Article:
I want to draw some curves and some special coordinates on the curves, then label the nodes on the axes. So far I have done it manually like this (it's a diagram for the Markowitz risk premium in case you have heard of it):

\date{October 2013}


    \begin{axis}[xmin=0,ymin=0,ymax=10,xmax=10,xticklabels={,,},yticklabels={,,},axis x line=center,axis y line=center,clip=false,
        \draw[name path=ucurve] (axis cs:0,0) .. controls (axis cs:2,9) .. (axis cs:10,10) coordinate[pos=0.2](n1) coordinate[pos=0.9](n2);
        \draw[name path=eucurve] (n1) -- (n2) coordinate[pos=0.5](n3);
        \draw[dotted] let \p1 = (n3) in (n3) -- (\x1,0) node[below,blue]{$E(w)$};
        \draw[dotted,name path global=uintersect] let \p1 = (n3) in (n3) -- (0,\y1) node[left,blue]{$E(U(w))=U(E(w)-\pi)$};
        %Calculate the intersection
        \draw[dotted,name intersections={of=ucurve and uintersect,by=I}] let \p1 = (I) in (I) -- (\x1,0) node[below,blue]{$E(w)-\pi$};
        \draw[dotted] let \p1 = (n1) in (n1) -- (\x1,0) node[below,blue]{$90$};
        \draw[dotted] let \p1 = (n1) in (n1) -- (0,\y1) node[left,blue]{$U(90)$};
        \draw[dotted] let \p1 = (n2) in (n2) -- (\x1,0) node[below,blue]{$P_u$};
        \draw[dotted] let \p1 = (n2) in (n2) -- (0,\y1) node[left,blue]{$U(P_u)$};

enter image description here

As you can see, I'm trying to do this manually by generating the paths to the axes. However, things get quite messy because I don't take into account the label size.

  1. How can I avoid the overlapping labels? I feel that there must be a plot option or something to label coordinates on the axes.

  2. How can I optimize my code? I'm just starting with pgfplots and I've found out there are hundreds of ways to achieve the same results, so maybe I'm not doing this right. Particularly the intersections library seems overkill for my needs...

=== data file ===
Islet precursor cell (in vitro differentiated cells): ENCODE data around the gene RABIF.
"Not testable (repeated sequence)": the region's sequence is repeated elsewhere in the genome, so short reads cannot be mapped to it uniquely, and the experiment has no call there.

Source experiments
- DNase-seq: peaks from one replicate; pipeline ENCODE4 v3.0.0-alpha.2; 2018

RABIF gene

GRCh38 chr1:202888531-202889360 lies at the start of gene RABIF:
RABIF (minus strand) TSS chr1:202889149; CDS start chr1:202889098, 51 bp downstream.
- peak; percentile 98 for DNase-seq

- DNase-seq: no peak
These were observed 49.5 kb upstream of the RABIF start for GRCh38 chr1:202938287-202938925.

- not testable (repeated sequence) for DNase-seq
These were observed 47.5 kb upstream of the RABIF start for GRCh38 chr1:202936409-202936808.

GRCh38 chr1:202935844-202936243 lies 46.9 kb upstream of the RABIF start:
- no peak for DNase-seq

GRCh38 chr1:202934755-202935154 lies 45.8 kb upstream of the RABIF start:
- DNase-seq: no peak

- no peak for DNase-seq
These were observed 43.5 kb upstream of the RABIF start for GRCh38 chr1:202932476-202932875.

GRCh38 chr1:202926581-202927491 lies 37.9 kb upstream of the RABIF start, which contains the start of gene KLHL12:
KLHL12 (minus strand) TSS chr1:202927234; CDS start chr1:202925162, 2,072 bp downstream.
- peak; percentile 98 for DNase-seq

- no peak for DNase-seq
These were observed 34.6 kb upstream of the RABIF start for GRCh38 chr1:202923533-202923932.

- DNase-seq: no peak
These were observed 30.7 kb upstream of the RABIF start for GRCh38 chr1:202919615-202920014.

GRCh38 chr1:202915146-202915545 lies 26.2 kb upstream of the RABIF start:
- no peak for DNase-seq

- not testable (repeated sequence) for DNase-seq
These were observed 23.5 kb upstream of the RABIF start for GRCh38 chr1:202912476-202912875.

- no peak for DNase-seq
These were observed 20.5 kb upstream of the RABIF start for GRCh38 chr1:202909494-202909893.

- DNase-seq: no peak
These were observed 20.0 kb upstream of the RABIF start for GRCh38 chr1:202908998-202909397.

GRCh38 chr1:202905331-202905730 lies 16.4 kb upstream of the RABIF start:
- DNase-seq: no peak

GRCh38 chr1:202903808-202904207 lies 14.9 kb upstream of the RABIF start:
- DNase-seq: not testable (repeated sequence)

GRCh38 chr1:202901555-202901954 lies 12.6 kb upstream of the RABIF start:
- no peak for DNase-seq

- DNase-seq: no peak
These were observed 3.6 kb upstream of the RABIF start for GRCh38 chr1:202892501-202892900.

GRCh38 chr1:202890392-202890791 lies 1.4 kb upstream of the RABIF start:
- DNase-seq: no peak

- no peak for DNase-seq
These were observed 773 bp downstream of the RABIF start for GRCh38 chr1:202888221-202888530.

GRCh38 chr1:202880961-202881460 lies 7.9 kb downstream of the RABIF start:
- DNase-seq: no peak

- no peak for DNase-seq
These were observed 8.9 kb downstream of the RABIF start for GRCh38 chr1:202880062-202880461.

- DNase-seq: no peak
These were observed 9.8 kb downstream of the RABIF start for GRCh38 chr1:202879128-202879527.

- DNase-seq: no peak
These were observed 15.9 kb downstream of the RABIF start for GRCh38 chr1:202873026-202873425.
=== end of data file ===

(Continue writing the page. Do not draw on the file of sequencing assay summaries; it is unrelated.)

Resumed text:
• Welcome to TeX.SX! Looks like you don't really need PGFPlots; TikZ would be good enough for your purpose. – Herr K. Oct 29 '13 at 2:53
  • @JavierIEG -- Add this 'shift={(0.3cm,-0.3cm)}' to where the label is issued, to adjust the location should do the trick – Jesse Oct 29 '13 at 3:33

I usually find it helpful to make the font of a graph smaller, e.g. \footnotesize. In this case, making the fonts smaller would solve your problem. I also changed the codes a bit, so that there is less repetition of the same codes.


% \usepackage[utf8]{inputenc}
% \usepackage{pgfplots}
\date{October 2013}


    % axis
    \draw[<->](0,11) node[left]{$U(x)$} -- (0,0) -- (10,0) node[below]{$w$};

    % utility
    \draw[name path=ucurve] (0,0) .. controls (2,9) .. (10,10) coordinate[pos=0.2](n1) coordinate[pos=0.9](n2);
    \draw[name path=eucurve] (n1) -- (n2) coordinate[pos=0.5](n3);

    % labeling
    \draw[dotted,name path=dotted_line] let \p1=(n1), \p2=(n2), \p3=(n3) in
        (0,\y1) node[ylab]{$U(90)$} -- (n1) -- (\x1,0) node[xlab]{$90$}
        (0,\y2) node[ylab]{$U(P_u)$} -- (n2) -- (\x2,0) node[xlab]{$P_u$}
        (0,\y3) node[ylab]{$E(U(w))=U(E(w))-\pi)$} -- (n3) -- (\x3,0) node[xlab]{$E(w)$}

    % uncomment to show all intersection points of ucurve and dotted_line